Lush forests, ancient agricultural landscapes, and majestic river valleys welcome tourists as they arrive at the Sacred Valley. But aside from its otherworldly gifts, the valley is also home to a close-knit Quechua-speaking community. Here, you can immerse yourself in a unique culture and witness some of the oldest traditions that have been well-preserved by locals–weaving textiles, included.
A surreal experience that gives you a sneak peek of Inca’s ancient culture, the Sacred Valley flaunts a laid-back community. Explore its amazing greeneries riding a horse, a bike, or on foot–the sky’s the limit as far as wandering is concerned, but don’t forget to pause, relax, and sight-see on a hammock afterward. Exploring the valley for days can give you an enormous advantage, especially if you plan to hike to Machu Picchu (which you definitely should).
The Inca Trail
🛪 You can get to the Inca Trail by taking a train from Cusco. It’s best to book your tickets online to reserve a seat. All tours Inca-Trail and Machu-Picchu-related sell out fast, so booking last minute is a huge gamble.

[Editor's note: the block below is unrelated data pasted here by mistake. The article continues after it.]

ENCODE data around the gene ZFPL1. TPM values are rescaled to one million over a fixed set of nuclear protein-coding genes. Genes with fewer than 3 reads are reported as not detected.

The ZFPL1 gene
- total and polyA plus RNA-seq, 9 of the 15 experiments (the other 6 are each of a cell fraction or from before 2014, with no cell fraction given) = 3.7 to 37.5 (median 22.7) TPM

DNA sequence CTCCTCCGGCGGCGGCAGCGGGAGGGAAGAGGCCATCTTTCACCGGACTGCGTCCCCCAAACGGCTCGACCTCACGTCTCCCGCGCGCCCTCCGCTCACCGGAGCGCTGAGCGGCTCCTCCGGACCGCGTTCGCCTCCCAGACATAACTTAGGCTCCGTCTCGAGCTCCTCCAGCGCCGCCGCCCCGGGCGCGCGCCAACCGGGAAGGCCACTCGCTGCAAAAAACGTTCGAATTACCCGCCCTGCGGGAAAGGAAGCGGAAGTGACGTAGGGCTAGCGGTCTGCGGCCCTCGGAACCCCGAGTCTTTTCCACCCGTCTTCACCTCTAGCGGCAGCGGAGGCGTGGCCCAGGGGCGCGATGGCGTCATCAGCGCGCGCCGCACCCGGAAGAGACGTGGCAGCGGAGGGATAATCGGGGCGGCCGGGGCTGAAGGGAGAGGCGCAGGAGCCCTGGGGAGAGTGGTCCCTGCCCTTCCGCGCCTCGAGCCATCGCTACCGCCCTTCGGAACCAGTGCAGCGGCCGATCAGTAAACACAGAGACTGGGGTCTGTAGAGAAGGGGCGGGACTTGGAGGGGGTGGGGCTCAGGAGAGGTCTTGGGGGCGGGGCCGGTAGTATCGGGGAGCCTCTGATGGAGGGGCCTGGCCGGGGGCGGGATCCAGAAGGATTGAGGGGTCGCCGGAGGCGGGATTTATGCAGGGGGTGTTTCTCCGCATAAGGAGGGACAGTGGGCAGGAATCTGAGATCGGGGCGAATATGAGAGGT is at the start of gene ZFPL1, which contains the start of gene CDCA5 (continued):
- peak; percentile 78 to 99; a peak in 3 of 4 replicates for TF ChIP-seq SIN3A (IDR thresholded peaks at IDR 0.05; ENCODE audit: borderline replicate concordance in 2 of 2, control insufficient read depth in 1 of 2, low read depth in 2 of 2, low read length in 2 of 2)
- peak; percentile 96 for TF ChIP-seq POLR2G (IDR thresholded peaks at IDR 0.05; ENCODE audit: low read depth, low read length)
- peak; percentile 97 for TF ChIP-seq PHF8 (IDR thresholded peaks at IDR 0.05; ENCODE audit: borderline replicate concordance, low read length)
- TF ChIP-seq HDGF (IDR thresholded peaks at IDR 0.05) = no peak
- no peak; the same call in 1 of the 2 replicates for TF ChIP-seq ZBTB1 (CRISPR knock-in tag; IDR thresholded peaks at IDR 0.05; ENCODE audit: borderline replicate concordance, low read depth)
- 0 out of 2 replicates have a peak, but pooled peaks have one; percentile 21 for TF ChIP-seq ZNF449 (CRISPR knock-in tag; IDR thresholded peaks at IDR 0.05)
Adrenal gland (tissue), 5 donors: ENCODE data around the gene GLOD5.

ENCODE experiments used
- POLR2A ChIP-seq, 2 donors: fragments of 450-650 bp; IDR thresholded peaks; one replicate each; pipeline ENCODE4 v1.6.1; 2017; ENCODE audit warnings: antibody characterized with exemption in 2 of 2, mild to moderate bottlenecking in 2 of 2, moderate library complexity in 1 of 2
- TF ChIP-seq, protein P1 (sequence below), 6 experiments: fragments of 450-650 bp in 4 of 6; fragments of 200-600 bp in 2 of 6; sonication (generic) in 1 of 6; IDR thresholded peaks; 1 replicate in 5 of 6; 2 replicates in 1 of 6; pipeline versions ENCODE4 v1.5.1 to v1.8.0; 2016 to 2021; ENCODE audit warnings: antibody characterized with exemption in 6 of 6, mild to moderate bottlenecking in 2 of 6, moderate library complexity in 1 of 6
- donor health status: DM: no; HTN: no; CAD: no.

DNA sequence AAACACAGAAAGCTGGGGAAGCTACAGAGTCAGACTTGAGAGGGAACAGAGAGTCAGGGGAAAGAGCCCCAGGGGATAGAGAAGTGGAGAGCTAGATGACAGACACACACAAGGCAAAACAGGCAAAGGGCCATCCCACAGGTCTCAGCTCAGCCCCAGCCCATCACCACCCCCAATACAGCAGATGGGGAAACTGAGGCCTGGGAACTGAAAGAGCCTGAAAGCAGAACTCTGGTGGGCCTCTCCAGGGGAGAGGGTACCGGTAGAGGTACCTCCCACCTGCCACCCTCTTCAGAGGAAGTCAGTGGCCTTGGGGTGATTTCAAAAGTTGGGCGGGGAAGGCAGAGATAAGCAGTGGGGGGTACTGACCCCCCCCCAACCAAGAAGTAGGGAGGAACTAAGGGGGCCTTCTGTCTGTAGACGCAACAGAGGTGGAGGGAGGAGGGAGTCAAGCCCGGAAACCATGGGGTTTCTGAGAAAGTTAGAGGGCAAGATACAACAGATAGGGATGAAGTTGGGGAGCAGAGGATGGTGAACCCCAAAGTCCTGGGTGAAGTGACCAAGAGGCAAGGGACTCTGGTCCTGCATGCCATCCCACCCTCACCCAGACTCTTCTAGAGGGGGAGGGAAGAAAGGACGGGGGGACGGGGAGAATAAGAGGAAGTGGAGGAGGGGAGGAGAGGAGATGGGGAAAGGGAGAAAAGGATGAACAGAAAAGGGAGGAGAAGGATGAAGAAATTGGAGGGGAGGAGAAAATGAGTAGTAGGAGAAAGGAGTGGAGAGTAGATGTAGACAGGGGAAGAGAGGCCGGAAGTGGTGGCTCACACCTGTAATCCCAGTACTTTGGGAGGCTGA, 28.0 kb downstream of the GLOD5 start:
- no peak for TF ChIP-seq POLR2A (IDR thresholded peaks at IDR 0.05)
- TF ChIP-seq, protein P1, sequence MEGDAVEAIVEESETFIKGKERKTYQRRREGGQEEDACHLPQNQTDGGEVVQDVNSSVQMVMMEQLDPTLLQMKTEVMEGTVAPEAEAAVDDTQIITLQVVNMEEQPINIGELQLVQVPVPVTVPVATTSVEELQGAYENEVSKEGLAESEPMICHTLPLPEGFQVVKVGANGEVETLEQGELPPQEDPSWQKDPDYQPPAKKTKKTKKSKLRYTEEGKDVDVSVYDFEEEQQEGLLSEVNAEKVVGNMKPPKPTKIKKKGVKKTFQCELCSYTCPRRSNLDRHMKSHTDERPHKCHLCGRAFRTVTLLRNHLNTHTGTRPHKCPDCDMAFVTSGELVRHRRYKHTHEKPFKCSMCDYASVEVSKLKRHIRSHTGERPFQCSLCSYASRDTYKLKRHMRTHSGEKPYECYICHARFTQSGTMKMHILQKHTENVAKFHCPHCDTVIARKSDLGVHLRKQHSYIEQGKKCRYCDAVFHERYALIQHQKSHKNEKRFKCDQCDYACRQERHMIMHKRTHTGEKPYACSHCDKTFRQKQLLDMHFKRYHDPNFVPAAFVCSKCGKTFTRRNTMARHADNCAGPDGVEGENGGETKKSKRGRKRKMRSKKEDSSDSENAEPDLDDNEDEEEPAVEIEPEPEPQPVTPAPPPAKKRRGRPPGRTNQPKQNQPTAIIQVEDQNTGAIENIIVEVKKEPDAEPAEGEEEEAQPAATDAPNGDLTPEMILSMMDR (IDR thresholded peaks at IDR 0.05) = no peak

A perfect blend of amazement, adrenaline rush, and a sense of fulfillment sum up a hike to the Inca Trail. Basically a four-day trek that ends at Machu Picchu, the Inca Trail is built for intrepid hikers. A travel highlight for many backpackers, this exciting adventure comes with days of hard work and persistence. Although the trail is quite rough around the edges, the guided tours make the hike easier.
The trail starts at the Cusco-Aguas Calientes rail line. The hike gets you past majestic sceneries of Inca ruins and picturesque mountainscapes. While the trek up the Dead Woman’s Pass is exhausting, and it is followed by a drop to a stone pathway. Overall, day 2 of the hike is all about crawling up with all your might. Day 3, on the other hand, is a descending trail. Come day 4 and you’d reach Sun Gate, which leads you to the stunning Machu Picchu.
The Inca Trail is, without a doubt, a physically-challenging feat. The ultimate reward: the jaw-dropping view of Machu Picchu, which makes every drop of sweat worth it. If your mind and muscles are up for it, taking over the Inca Trail is a great, once-in-a-lifetime experience. Just book your guided tours in advance so you won’t miss out on taking this trail.